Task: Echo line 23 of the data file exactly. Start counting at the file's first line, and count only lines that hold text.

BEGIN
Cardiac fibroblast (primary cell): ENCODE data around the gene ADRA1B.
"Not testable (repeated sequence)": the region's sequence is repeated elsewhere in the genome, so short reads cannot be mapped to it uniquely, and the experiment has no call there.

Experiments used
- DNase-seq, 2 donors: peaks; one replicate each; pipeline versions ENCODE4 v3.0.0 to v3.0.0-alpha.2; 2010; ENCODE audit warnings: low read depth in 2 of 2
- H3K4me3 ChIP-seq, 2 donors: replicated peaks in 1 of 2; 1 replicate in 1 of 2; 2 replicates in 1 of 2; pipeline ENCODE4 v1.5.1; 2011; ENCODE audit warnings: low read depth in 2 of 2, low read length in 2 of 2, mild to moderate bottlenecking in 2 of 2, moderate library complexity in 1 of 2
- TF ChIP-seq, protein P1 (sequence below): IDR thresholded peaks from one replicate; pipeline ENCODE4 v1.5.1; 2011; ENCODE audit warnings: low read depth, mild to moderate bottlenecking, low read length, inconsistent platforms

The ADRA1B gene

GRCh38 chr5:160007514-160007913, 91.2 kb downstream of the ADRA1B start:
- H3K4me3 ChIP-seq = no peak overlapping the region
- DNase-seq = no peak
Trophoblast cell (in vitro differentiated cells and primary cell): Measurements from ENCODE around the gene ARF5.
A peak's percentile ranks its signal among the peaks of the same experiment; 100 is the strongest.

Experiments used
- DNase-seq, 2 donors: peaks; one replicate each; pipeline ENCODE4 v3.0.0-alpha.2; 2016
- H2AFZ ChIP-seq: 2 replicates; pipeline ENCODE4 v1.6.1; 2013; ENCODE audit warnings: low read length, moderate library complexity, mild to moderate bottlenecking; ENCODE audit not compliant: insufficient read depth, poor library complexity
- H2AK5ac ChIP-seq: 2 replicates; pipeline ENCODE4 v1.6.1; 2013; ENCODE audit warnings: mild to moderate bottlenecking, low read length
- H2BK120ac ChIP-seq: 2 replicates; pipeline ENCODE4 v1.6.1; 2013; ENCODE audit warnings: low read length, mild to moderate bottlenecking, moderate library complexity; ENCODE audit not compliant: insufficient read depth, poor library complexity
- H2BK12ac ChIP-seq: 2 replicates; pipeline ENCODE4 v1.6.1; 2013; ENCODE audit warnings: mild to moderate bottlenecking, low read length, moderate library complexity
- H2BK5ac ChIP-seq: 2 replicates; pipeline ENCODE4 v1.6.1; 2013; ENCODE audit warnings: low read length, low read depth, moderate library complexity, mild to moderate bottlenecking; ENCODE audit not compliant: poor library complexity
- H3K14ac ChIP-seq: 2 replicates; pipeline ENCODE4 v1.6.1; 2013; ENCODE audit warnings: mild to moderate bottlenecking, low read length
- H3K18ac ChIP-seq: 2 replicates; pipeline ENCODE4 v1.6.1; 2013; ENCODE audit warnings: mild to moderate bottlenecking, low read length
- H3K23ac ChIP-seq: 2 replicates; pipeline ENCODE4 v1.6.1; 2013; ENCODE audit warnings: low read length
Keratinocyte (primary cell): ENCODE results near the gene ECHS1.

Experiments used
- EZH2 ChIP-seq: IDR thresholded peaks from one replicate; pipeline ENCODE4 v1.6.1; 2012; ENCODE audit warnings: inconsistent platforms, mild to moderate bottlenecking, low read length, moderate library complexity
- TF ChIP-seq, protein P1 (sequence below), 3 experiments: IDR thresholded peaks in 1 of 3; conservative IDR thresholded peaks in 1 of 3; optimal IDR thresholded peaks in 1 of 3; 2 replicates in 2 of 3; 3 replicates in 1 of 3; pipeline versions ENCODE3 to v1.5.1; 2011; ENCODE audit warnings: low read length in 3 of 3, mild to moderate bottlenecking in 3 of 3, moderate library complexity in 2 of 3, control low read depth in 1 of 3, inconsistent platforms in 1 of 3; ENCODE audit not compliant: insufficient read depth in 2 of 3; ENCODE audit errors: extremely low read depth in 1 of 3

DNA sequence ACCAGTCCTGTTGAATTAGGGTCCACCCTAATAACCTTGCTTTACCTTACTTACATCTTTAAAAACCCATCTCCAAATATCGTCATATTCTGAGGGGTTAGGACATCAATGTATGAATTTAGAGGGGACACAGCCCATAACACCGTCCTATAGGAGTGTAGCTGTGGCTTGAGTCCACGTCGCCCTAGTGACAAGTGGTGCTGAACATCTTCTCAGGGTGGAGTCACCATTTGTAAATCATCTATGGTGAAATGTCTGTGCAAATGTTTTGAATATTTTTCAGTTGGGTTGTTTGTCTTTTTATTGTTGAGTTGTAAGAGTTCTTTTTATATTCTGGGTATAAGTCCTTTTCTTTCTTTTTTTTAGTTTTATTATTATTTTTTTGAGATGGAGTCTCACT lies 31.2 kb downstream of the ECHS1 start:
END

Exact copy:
Keratinocyte (primary cell): ENCODE results near the gene ECHS1.